Mahmoud Abbas’s appearance at Peres’s funeral – an empty gesture

And as far as Abbas’s appearance next to Netanyahu for the first time in the past six years, that was merely a courteous gesture to a distant acquaintance.

By IFTAH BURMAN
October 5, 2016 21:41
2 minute read.
President Rivlin with PA President Abbas

President Rivlin with PA President Abbas. (photo credit: Mark Neiman/GPO)

The death of former prime minister and president Shimon Peres provided Israeli and Arab commentators with a golden opportunity to speak and write about the nonexistent peace process once more. From both sides of the political map, both in Israel and in the Arab world, the papers were covered with views about one of Israel’s most distinguished and globally recognized leaders. And as his body was put into the ground, the same pages became rife with opinions, slander and praise for the attendance of one man – Mahmoud Abbas, president of the Palestinian Authority.

Abbas, persuaded to attend the funeral by Peres’s daughter, put together his band of merry men and made his way to Jerusalem. When he arrived at Mount Herzl, Abbas made an unexpected yet inevitable gesture – he shook Prime Minister Benjamin Netanyahu’s hand, and the merry men all followed his lead. Throughout the solemn event, Abbas was attentive, stern and at times even mournful.

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The keen editors of the region did not miss a beat. As the headlines about Peres faded, new ones appeared about Abbas’s gesture to Israel. Abbas became the target of scores of journalistic arrows, some of Mars and some of Cupid. Lingering columns speculated about what compelled the PA president to make the precarious journey all the way to Netanyahu’s arm(s).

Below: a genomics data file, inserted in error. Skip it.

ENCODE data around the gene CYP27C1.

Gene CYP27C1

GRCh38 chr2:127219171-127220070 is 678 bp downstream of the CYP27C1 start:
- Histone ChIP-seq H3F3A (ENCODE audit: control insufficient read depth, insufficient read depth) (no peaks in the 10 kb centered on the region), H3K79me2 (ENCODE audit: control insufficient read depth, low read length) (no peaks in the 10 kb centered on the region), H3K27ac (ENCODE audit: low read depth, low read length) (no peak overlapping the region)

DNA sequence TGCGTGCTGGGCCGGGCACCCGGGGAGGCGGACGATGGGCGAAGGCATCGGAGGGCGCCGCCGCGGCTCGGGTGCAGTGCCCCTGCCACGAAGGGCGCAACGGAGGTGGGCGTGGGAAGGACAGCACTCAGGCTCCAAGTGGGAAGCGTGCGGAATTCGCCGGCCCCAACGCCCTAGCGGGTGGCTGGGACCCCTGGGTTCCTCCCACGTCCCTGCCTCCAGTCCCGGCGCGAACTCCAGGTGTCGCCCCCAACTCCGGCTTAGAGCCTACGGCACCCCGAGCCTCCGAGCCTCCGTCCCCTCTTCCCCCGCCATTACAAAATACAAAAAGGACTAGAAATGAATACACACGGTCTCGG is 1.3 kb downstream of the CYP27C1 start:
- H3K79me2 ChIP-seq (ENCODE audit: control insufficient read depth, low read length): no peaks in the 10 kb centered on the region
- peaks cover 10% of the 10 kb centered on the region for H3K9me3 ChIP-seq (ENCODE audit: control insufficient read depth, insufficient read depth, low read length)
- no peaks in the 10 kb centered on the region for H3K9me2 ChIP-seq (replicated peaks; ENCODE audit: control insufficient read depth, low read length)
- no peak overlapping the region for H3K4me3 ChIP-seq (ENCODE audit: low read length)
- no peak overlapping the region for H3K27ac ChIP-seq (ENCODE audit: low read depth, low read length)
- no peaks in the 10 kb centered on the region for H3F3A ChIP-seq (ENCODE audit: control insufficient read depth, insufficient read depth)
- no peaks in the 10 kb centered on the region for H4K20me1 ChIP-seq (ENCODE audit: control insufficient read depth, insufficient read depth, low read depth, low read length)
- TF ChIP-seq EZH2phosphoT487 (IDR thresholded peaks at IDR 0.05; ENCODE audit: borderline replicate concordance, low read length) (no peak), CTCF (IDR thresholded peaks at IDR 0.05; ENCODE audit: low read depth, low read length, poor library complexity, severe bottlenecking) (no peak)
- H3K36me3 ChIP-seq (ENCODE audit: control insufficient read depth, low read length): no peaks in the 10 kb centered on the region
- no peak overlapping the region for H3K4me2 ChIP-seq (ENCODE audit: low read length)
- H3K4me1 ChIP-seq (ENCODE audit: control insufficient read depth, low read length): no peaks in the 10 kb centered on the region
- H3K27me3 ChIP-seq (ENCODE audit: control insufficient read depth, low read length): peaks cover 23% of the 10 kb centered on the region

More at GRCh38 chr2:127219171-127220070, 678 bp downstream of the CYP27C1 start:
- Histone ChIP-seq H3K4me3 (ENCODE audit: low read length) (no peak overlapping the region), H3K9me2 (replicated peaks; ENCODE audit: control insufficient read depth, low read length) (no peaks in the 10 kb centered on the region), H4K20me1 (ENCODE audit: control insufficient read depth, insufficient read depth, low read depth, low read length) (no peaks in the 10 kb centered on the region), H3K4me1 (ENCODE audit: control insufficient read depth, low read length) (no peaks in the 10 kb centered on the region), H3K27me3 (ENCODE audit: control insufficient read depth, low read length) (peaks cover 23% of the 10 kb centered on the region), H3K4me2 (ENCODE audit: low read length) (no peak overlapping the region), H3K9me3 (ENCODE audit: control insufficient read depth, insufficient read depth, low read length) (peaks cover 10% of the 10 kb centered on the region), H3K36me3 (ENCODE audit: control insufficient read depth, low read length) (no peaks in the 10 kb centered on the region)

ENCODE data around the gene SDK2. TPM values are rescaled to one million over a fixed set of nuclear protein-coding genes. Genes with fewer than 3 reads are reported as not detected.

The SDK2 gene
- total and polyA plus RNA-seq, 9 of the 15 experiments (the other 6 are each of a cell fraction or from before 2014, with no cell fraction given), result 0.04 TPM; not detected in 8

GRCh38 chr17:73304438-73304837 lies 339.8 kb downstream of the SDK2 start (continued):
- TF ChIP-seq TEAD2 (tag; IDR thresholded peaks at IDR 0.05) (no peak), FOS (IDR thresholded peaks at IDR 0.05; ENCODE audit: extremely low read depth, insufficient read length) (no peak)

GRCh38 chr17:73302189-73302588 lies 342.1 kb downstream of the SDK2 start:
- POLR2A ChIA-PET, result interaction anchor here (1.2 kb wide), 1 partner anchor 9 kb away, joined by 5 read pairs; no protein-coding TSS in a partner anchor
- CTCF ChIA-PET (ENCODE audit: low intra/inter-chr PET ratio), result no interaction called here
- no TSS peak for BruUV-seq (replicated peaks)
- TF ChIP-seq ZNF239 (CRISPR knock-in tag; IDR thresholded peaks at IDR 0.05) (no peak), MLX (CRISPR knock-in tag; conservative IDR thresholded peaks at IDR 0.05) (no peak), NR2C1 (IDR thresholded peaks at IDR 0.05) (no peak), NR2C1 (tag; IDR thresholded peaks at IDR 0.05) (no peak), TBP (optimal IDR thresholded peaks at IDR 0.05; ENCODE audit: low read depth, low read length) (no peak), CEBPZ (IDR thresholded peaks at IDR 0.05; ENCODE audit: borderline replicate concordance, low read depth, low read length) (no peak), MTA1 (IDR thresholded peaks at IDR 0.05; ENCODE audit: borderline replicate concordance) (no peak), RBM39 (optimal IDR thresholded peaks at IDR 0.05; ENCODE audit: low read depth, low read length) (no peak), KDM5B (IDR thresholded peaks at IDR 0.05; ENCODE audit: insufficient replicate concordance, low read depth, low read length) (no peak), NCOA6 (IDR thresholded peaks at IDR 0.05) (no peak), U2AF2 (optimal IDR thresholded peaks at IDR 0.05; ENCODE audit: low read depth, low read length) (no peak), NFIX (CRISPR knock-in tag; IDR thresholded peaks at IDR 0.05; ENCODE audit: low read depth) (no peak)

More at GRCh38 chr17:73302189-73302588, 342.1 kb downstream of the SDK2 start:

The word “Oslo” skyrocketed on Google’s Trends analysis.

Superlatives were thrown around like pies at a country fair, ranging from “courageous” and “visionary,” to “despicable” and “traitorous.” Hamas’s swift tweets managed to edit out a picture of Abbas leaning his forehead on his head, scorning him for sobbing at the Zionist leader’s funeral.

There is but one thing both sides were disregarded, and it has been the reality of this region as far as the elders of Zion can remember: real conversations, genuine gestures and true understandings are achieved behind closed doors, in rooms with no reporters. The latest rapprochement between Israel and Turkey was not initiated with a photo-op of Turkish President Recep Tayyip Erdogan and Netanyahu. The rumored revolution in Israeli-Saudi relations was not televised. Israeli humanitarian aid to Syria’s southern residents is not plastered all over daily newspapers. Whatever advancements are made toward normalization between Israel and its neighbors, the public will be made aware of them only after the fact.

And as far as Abbas’s appearance next to Netanyahu for the first time in the past six years, that was merely a courteous gesture to a distant acquaintance, next to the grave of a mutual friend and foe. Both were simply attending the ceremony that laid to rest the architect of the Oslo accords, and possibly envisioned the accords themselves being covered in earth next to him.

The author is founder of the Middle East Learning Academy, and is pursuing a PhD in Middle East history at the Tel-Aviv University.


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